“Because of network TV contracts, live streaming video of IndyCar Series practice (outside of the Indianapolis 500), qualifying and races won’t be available this season.”

To say this development is shocking would be a lie; NBC is the same organization that thought it was a good idea to cut away from the 2010 Winter Olympics closing ceremonies so they could show the pilot episode for “The Marriage Ref.” A tactic that backfired, not only in tons of anger in social media but also negative big-media press, plummeting ratings and the show seemingly disappearing from air anyway.

Even as this decision to kill off ANY race related streaming in IndyCar goes, it’s not a new concept; we’ve seen this exact tactic before:

In 2008 at the Rolex 24 Hours of Daytona, SPEED committed itself to 16 hours of live race (including 30 min post/pre) coverage of the race. During the 9 race hours off of TV coverage, fans were able to log into Grand-Am’s website and access three live track cameras with audio simply picking up the track’s PA system. The cameras never moved, in fact their positionings were awful. It wasn’t anything you could actually watch, but die-hards and off-site media like me were able to stay up all night and hear a few developments be announced over the track PA.

When 2009 came around, it was gone, and it very quickly became evident why. Enter stage right is The Racer’s Group team, who had an epiphany, let’s bring a little attention to ourselves because SPEED focuses a bit much on the DP class and not our GTs. So to give a little something extra to their fans, they mounted a webcam in their pit-stall. It did not pan or zoom, it had no announcing and it was clearly just a $0 setup web-cam staring at their pit-box. The idea was that when it came time for pitting, fans could go to their site and watch them perform a pit-stop, nothing more. Only, the stream never lasted to the first pit-stop.

TRG (who kept fans up to date via a chat box) noted an ongoing struggle with SPEED who shut them down. SPEED cited that it interfered with broadcast rights (which it did). But in the agreement they came to, TRG would be allowed to go back live once the race was off the air… only it never did. SPEED actually instead made sure TRG never went live again, threatening legal action, even though SPEED wasn’t showing the race or any coverage at all during those 9 hours. All TRG could do was change it to a refreshable picture from the pit-cam. Thusly fans got NO INFORMATION about the race except from Grand-Am’s (much underrated) timing and scoring application.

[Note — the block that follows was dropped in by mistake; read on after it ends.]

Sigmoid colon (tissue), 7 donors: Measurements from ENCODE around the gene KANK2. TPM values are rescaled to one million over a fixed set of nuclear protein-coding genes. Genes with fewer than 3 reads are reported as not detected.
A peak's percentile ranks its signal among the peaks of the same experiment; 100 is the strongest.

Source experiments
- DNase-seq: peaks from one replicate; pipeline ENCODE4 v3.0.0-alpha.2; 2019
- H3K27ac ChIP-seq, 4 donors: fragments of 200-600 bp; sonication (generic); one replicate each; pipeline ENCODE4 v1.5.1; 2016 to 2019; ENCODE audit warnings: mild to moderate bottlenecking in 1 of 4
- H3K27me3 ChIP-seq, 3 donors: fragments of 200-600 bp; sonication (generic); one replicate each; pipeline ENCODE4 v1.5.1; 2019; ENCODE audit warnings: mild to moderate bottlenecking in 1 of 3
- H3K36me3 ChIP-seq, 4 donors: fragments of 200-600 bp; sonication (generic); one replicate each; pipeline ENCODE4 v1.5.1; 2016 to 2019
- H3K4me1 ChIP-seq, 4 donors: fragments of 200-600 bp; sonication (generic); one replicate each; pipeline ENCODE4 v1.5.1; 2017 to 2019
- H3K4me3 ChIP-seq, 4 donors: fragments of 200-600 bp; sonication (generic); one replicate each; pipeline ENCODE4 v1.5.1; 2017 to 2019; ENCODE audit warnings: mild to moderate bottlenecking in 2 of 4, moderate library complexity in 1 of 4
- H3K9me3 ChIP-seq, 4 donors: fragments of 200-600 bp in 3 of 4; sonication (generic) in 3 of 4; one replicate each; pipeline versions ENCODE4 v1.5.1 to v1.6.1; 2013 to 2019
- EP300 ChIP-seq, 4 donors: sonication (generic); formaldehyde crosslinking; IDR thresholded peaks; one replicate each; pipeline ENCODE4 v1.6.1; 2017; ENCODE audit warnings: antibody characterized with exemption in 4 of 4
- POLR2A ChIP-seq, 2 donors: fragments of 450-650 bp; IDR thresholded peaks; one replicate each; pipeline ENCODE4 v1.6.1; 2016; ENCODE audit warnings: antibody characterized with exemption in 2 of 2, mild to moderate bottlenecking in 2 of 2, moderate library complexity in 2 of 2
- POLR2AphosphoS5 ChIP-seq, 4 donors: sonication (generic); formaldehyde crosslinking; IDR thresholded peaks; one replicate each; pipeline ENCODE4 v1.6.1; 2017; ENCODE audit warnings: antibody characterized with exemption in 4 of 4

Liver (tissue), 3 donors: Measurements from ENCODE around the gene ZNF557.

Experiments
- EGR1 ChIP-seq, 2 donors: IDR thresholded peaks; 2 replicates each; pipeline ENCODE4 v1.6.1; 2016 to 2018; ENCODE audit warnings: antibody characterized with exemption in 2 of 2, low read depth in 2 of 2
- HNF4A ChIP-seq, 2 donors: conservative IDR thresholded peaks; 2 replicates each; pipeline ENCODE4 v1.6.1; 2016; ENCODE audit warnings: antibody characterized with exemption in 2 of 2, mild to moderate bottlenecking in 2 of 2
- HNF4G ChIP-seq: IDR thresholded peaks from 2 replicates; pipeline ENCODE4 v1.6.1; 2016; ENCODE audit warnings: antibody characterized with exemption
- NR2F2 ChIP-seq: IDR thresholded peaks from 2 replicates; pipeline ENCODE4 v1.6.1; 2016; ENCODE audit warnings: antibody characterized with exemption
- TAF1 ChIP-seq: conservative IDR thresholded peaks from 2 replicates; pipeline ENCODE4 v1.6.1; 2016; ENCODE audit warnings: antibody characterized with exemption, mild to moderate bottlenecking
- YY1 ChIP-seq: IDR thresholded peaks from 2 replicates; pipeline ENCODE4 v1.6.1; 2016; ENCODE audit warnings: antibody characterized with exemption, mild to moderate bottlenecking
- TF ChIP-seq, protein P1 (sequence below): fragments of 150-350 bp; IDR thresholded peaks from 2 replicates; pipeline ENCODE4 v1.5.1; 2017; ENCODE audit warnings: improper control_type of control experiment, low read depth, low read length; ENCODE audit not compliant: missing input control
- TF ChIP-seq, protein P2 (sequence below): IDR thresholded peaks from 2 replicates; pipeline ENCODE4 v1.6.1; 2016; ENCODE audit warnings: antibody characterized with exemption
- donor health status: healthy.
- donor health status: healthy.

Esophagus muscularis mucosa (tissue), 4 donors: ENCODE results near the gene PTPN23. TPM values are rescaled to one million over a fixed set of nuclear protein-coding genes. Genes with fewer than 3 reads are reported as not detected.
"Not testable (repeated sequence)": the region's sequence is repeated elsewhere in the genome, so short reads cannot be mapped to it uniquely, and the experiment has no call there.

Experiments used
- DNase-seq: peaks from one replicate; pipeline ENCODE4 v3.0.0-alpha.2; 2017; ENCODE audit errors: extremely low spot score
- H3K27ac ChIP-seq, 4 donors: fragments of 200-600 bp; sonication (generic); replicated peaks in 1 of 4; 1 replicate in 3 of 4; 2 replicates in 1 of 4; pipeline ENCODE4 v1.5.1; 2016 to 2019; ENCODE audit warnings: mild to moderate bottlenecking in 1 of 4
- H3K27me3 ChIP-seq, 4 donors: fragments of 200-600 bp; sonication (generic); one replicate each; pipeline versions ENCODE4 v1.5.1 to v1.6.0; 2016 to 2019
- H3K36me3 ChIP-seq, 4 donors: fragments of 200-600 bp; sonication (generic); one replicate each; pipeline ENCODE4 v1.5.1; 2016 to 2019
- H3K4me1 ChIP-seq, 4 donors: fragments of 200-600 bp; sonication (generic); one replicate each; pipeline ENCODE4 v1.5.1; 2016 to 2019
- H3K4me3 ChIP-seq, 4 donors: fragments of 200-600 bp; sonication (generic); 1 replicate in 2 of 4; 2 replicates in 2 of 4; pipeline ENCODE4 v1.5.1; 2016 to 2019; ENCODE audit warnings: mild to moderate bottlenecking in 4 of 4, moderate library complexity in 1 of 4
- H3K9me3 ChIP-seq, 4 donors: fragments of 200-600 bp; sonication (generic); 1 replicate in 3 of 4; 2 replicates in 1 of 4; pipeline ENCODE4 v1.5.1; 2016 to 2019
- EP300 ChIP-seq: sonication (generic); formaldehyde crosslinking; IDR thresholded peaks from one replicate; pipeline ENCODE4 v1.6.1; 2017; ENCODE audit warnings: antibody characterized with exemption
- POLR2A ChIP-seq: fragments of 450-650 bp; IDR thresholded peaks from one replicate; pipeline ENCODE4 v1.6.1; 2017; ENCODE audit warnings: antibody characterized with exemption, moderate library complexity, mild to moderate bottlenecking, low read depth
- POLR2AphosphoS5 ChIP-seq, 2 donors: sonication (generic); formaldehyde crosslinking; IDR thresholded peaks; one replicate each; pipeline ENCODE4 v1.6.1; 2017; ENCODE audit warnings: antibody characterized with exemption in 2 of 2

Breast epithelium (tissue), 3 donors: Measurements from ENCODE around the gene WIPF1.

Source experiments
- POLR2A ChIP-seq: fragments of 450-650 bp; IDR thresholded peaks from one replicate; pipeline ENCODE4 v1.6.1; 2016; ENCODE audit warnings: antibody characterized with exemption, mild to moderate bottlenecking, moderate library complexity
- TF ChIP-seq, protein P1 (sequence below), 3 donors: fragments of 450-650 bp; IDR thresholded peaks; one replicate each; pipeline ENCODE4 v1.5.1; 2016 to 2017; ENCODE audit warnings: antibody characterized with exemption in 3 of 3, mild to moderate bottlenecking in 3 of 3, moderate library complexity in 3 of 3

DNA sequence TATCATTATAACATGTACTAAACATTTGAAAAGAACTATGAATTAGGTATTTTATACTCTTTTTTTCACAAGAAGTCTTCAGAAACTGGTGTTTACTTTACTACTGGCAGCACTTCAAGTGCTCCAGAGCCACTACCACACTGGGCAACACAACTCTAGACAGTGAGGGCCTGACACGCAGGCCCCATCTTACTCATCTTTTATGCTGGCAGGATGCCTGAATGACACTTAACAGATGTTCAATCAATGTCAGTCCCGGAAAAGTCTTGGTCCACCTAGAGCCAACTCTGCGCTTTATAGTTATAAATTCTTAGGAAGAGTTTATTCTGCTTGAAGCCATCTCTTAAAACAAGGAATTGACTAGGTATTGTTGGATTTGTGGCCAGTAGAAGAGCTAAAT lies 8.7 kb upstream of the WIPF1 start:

Now it’s 2010, and TRG was still trying to be at the forefront of technology and fan-connectivity, so they devised an idea that shouldn’t go against SPEED’s broadcasting rights. TRG’s plan: set up a web-cam not showing the track in any way. This year instead, the webcam faced a table and 2 chairs with a white background showing their team logo. the video was crap, and the audio wasn't perfect either, and if it weren’t for hearing cars in the background you’d never know it was at a track. In one chair sat one of TRG’s PR reps on a headset, and all they did was answer questions in a fan chat box embedded in the page. It was nothing short of great fan interaction.

Occasionally they let fans know updates about the team like “we’re coming in to pit next lap” or “we’re in 6th place now” information that could already be garnered from timing and scoring or twitter or TV broadcasts. They’d occasionally pull TRG’s drivers into the 2nd seat and let them answer fan’s questions in real time. It was great, while it lasted; as once again there was a struggle with SPEED, who again cited broadcast rights even though TRG weren’t showing anything race related. After what one assumes was a pretty interesting debate, TRG and SPEED came to an agreement and TRG was allowed to go back live, but with 50 corporate logos of SPEED or TaxSlayer all over the white tarp backdrop. Because neither company had anything to do with TRG’s web-cam, all it did was gave SPEED more bad publicity with fans.

Now in 2011, SPEED has cut their broadcasting back by 2 hours, meaning they give fans even less coverage. TRG, meanwhile does the same awesome behind-the-pit webcam, bringing in drivers to talk directly with fans during the race, and in no way attempting to cover the on-track action, and they do it for the FULL 24 hours and it’s great.

In the end TRG has increased the amount of behind the scenes coverage they do each of the last 3 years, Twitter has boomed meaning fans can follow all the drivers, teams and media for real-time updates, JustinTV and many other illegal online streams have boomed, and things like GrabBagsports’ very own Blogathon give fans immediate information and analysis of 24 Hours of Daytona.